It used to be that cameras never lie. We tend to privilege visual content, trust what we see, and rely on police cams, mobile recording tools and similar devices to tell us about what is really happening on the streets, in local businesses, and more.
Catherine Brooks (@catfbrooks) is an Associate Professor of Information at the University of Arizona, where she is the associate director of the School of Information and founding director of the Center for Digital Society and Data Studies. She is a Public Voices Fellow with the Op Ed Project.
Take, for example, a viral video that shows a white woman calling the police as black men in Oakland attempt to barbecue. Millions are laughing, and the woman’s image is being used as a meme across the Internet. When a video of a patron threatening café employees for not speaking English went viral, the subject, a New York attorney Aaron Schlossberg, was identified on social media within hours. His office information was shared quickly, comments on review pages and public shaming ensued. The racist lawyer ended up with the attention of mariachis playing music outside of his apartment.
In both these cases, the videos were real, the memes entertaining, and the Twitter storm was deserved. After all, mobile videos and other cams provide transformative new avenues for justice, precisely because they can spread like fire around the world. But this kind of ‘justice’ landscape only works as long as we can trust the videos we see—and faked videos are on the horizon. Often called “deepfakes,” a term coined by a Reddit user for videos that swap porn star faces for those of famous people, fake videos are quickly becoming more prevalent. With a kind of Photoshop for video, artificial intelligence affords just about anyone the tools to generate fake visual content.
This kind of ‘justice’ only works as long as we can trust the videos we see—and faked videos are on the horizon.
Using a tool like FakeApp (an app that uses deep learning to make face-swap videos), pretty much anyone can gather images and make a video without a lot of computational skill. Very swiftly we have moved from the crude superimposing of faces in movies and video games, to sophisticated AI tools that give the average citizen means for doctoring visual content, and limited help in discerning this doctored material.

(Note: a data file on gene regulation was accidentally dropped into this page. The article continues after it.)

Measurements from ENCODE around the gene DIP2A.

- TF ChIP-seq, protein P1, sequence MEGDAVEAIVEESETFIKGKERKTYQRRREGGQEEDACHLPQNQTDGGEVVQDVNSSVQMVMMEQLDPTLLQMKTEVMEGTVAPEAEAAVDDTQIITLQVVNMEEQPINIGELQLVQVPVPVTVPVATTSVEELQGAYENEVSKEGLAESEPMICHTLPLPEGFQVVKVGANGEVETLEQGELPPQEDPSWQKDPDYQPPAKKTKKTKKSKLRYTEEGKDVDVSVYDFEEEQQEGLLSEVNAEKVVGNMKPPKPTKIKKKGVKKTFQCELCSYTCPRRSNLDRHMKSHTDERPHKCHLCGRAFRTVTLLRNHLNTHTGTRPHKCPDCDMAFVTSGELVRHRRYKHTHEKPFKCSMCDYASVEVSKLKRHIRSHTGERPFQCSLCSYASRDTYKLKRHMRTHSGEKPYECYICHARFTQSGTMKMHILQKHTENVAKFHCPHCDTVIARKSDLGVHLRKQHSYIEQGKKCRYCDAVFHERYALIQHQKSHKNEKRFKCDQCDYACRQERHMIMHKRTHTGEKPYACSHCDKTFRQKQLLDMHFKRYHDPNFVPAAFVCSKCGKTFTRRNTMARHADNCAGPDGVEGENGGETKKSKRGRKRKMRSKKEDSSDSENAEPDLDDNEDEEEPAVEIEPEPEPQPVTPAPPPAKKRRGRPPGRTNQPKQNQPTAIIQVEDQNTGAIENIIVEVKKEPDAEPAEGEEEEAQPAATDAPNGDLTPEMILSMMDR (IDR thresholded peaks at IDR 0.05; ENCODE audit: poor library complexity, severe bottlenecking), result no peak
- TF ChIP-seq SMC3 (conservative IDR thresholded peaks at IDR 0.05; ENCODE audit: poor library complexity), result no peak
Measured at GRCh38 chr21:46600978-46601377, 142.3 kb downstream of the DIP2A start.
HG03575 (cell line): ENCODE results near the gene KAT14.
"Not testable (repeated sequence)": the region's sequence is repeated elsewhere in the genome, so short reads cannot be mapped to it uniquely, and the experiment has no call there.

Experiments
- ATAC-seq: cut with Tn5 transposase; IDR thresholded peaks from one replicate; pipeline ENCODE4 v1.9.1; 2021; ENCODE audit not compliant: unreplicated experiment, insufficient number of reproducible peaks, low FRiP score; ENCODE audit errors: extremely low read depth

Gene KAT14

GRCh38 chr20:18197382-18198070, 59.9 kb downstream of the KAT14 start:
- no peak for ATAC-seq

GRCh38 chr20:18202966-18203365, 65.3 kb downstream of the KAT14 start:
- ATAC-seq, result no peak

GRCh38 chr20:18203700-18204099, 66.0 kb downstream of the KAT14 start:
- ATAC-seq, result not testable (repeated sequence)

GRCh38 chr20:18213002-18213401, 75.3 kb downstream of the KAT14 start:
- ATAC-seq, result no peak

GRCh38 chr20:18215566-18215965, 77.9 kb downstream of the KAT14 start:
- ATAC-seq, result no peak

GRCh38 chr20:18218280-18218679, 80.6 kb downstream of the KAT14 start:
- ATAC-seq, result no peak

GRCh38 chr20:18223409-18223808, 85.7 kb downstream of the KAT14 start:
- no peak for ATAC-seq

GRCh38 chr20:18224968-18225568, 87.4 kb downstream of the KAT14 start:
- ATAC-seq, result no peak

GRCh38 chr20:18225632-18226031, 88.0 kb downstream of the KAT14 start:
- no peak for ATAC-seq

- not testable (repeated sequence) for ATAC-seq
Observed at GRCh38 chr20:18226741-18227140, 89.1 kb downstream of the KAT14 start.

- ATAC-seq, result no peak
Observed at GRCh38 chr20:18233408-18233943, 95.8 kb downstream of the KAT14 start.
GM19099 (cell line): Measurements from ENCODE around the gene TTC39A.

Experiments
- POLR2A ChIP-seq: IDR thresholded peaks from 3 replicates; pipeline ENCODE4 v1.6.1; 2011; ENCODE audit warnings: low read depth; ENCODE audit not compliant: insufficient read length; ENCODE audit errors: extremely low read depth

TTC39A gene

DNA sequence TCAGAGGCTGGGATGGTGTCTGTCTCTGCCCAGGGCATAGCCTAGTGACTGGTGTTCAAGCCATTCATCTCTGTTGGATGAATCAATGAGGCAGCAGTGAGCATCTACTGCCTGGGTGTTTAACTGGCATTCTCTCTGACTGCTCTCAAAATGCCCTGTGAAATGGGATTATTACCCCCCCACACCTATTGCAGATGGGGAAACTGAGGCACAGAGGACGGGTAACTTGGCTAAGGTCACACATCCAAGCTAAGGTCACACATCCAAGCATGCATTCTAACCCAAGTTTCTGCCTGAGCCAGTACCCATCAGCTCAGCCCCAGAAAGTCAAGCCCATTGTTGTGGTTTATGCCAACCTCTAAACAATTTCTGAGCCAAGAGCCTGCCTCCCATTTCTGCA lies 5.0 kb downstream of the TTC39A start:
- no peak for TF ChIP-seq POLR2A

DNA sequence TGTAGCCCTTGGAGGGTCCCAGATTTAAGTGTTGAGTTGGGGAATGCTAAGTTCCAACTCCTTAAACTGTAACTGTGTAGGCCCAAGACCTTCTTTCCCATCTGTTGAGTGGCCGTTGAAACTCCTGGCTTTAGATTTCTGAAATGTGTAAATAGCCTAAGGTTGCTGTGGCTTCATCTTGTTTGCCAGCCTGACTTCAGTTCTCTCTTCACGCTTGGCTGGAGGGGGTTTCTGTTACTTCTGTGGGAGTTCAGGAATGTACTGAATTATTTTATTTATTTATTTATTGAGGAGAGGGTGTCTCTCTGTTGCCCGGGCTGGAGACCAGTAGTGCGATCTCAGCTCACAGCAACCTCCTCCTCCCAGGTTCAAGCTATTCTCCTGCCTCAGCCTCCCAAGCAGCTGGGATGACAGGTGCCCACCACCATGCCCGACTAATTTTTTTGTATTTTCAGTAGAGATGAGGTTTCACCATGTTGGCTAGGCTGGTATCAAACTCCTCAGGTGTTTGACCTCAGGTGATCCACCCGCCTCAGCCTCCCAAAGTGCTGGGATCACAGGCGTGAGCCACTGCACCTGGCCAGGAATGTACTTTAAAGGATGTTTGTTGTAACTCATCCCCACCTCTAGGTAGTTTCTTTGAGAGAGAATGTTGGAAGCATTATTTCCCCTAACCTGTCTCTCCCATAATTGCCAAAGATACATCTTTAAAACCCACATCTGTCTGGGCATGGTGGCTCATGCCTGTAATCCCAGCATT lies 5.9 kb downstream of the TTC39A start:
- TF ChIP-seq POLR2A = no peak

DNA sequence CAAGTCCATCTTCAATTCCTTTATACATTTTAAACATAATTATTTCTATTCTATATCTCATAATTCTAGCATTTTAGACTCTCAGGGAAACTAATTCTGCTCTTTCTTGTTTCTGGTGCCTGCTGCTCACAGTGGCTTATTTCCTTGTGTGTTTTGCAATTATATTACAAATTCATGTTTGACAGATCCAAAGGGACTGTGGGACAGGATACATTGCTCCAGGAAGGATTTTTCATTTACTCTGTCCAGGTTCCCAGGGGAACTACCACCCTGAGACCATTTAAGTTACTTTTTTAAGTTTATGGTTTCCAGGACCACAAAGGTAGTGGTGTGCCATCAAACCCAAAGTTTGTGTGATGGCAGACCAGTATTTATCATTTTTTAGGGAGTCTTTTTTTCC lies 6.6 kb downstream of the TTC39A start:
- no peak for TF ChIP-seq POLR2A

In a world of fake news, anyone can write a story that seems reliable; soon generating fake videos will become as commonplace. More and more, these videos will provide easy means for harassing individual citizens, influencing public officials, or threatening peers in schools. We can easily imagine a world of revenge porn, cyberbullying, and other kinds of public harassment of average citizens – maybe even children.
In a world of fake news, anyone can write a story that seems reliable; soon generating fake videos will become as commonplace
Most consumers will be able to recognize the subtle cues of inauthenticity, only if they watch very carefully. But as we’ve learned from the rise of fake news, often people don’t consume information carefully. In a world where police cams, public surveillance videos, or even mobile recordings are used in highly-consequential scenarios, like court hearings, and when social media-based persuasion tactics are influencing elections around the globe, assuming people will ‘watch carefully’ is akin to assuming people will read online content critically. These technologies will become increasingly sophisticated over a very short period of time, making it more and more difficult for average consumers to be able to recognize deceptive tactics.
Reddit banned deepfakes. But there will be other deepfakes. While consumers of information must be vigilant and remain critical when taking in public messages today, tech leaders must develop sophisticated but easy-to-use tools for average message consumers to be able to see doctored content. Blockchain may work, but we’d better move quickly. The safety of ourselves and our democracy depends on it.
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